How sure can I be that a passport left in my hotel room is safe? On my trip, I don't need to carry it around with me every day, so would like to leave it behind.
closed as too broad by David Richerby, Richard, user89966, bytebuster, Uciebila Oct 22 at 11:05
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Safes are only as secure as the users who have access.
This could be you (the guest), a presumably trusted manager, or someone with access to the room and some google-fu.
Story: I had my honeymoon in Fiji. My wife locked our stuff in the safe, and it included something we needed at the time....medicine maybe? Point is, she forgot the PIN, or it no longer worked at least, we won't say who was wrong ;)
5 minutes of Google searching, I found there's a default override PIN for that particular safe that most hotels don't change, and indeed, was able to use it to unlock our safe, get the stuff out, AND set a new PIN!
(At the end of our stay I asked to speak to the owner who we'd gotten to know, and let him know what happened. He was going to change the default PINs).
There are various factors to consider here, in my view. The questions to ask here are:
- How likely is it that you get pickpocketed? This depends on many individual factors. How alert are you usually? Do you get distracted? Have you been pickpocketed in the past? Do you look like an easy mark, for instance because you cannot fight back or run after the thief? Do you keep your passport in your back pocket?
- How likely is it that you get stopped by the police? One of the factors is "how suspicious do you look?". (Yes, I know that's not how it should be in an ideal world, but this is how real life works unfortunately.)
- How likely is it that your passport gets stolen from your hotel room? In general, you can get some information on how safe a city is by looking on guidebooks or on the internet. Otherwise, you can trust your instinct: does the hotel look safe? Is the reception always staffed? How easy is it to get inside without being stopped? In your room, do you leave your passport visible on a table, or hidden in a side internal pocket of your suitcase? Note that hotels tend to hide all bad publicity, so I don't think you will get an honest answer from them if you just ask "how safe is this place". Personally I never had troubles with hotel thieves, so instinctively I tend to underestimate this risk, but people with different experience would probably warn me that it is a mistake.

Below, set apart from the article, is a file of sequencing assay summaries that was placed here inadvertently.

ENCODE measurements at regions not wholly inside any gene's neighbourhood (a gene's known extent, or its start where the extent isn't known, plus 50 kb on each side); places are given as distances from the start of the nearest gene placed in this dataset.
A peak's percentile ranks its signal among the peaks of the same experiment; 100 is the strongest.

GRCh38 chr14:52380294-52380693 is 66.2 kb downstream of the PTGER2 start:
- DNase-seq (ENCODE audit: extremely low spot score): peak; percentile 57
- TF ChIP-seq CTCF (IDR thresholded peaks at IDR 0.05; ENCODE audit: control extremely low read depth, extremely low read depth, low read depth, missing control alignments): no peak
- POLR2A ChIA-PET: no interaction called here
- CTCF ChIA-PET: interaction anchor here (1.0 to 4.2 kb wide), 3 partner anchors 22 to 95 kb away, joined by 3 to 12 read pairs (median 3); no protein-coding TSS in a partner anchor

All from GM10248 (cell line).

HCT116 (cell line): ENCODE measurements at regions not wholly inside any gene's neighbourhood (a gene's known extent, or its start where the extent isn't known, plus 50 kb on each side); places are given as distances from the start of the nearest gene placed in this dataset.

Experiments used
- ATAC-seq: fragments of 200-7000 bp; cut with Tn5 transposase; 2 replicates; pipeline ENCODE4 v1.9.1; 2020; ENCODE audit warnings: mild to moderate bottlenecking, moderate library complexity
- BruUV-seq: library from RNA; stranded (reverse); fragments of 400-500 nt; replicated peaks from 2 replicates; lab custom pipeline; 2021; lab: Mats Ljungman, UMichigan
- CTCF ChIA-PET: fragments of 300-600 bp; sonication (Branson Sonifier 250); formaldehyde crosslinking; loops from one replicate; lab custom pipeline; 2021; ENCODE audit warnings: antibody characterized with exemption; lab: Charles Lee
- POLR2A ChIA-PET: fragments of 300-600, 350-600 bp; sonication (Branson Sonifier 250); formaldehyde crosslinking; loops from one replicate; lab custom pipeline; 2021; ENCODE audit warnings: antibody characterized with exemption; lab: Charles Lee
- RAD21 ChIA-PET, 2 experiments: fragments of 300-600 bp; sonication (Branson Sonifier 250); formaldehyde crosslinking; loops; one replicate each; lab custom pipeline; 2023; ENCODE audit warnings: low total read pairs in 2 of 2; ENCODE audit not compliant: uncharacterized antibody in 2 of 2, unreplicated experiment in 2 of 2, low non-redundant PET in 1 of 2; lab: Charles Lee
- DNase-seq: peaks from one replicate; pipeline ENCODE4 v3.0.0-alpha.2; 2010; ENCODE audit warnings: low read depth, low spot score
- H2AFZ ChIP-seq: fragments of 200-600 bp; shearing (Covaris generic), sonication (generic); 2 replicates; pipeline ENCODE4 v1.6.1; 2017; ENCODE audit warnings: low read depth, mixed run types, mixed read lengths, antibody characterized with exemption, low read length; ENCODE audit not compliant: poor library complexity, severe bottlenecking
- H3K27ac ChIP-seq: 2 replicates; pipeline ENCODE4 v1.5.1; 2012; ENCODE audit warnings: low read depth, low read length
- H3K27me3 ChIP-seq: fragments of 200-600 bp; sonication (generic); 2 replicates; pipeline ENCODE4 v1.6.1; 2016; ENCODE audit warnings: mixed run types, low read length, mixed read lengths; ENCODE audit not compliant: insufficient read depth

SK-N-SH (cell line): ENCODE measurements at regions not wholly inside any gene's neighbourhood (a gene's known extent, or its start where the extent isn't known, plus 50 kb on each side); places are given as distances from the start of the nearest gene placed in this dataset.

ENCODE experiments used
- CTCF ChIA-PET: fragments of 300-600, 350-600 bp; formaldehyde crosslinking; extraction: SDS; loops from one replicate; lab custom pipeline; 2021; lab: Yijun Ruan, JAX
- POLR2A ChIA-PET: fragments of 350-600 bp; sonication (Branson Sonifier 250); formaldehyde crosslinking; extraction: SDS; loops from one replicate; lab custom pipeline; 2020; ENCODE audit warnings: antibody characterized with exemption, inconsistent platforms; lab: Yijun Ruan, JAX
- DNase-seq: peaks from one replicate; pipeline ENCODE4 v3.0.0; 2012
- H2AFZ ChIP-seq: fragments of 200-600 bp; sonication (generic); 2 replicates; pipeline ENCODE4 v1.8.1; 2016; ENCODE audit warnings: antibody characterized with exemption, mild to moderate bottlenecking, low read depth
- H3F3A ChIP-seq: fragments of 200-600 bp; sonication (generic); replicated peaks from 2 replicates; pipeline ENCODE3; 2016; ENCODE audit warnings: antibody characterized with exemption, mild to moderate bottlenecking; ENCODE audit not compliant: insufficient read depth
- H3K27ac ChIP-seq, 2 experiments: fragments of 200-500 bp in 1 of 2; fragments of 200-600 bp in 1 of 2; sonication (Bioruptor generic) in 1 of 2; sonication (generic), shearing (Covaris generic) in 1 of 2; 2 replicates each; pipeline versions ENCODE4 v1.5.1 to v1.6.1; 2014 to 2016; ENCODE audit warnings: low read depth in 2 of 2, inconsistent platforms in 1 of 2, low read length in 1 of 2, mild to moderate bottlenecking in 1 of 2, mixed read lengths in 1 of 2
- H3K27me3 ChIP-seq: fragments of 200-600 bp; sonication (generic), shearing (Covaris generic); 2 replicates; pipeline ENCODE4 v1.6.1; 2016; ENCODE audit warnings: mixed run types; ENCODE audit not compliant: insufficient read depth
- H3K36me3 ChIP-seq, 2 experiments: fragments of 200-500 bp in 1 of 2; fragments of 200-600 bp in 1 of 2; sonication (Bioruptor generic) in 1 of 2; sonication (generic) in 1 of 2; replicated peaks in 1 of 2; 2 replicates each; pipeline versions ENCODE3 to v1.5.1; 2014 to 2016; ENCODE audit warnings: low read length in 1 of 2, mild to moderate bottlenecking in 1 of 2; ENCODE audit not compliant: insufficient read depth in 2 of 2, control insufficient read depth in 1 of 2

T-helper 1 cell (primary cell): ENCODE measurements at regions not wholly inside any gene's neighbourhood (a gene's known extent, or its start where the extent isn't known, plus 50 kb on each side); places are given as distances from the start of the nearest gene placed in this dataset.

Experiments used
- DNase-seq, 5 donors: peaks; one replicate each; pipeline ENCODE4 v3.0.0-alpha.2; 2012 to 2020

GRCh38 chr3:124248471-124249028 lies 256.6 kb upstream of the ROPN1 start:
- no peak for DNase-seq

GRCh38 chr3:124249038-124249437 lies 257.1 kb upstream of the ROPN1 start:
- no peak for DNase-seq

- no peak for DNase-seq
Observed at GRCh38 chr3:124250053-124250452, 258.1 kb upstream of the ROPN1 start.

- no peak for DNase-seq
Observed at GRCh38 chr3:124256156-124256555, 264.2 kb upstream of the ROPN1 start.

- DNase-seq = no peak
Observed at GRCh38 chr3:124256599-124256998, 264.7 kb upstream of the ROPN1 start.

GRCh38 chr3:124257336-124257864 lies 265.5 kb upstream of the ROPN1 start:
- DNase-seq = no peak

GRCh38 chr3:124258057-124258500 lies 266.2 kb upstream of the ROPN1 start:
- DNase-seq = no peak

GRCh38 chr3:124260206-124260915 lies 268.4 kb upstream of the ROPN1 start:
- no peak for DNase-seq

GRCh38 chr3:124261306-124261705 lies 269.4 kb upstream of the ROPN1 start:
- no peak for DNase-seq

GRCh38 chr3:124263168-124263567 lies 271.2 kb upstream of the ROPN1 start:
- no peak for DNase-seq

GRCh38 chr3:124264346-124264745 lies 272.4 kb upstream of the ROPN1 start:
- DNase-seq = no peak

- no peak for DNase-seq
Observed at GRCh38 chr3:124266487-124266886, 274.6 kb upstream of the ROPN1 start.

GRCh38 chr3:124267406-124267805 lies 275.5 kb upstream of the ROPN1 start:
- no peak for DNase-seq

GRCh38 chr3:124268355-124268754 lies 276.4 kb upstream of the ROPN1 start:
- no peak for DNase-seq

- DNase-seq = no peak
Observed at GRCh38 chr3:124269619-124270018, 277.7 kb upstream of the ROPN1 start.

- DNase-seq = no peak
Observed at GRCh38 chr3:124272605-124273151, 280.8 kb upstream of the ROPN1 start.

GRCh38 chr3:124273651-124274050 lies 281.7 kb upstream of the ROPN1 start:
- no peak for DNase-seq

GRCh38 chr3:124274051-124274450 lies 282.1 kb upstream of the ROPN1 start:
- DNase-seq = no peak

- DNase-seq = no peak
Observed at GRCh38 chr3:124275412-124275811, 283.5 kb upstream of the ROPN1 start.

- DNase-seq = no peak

- What would happen to you if police stops you and you are without an ID? This is very location-dependent. This never happened to me, but in most countries I guess that in practice you get scolded, you spend a few hours in a police station, and then they call your embassy or accompany you back to your hotel to retrieve your passport. Again, one of the factors is "how suspicious do you look?"
- What would happen to you if your passport gets stolen? If you don't have another valid form of ID to continue your travel, it is basically guaranteed that you will be denied boarding or entry into your next destination, and you will need a trip to the embassy. At the very best, you will only need to get a new passport when you arrive home, which is a mild annoyance.
This is very location-dependent, but all things considered I think I would feel safer leaving my passport in my hotel if I don't have another form of ID to continue my trip, and otherwise carry it with me. Your mileage may vary, though.
In New York, you are not required to carry ID, and you don't have to show ID to a police officer as mentioned in this article and several others.
For London, you can view our guide here:
The UK is not like Russia or Uzbekistan where police on the street can and do stop you without cause and demand ID
Some hotels have cabinets (or safes) which can be locked with a padlock. For best security (you never know who has a key) you could bring your own padlock.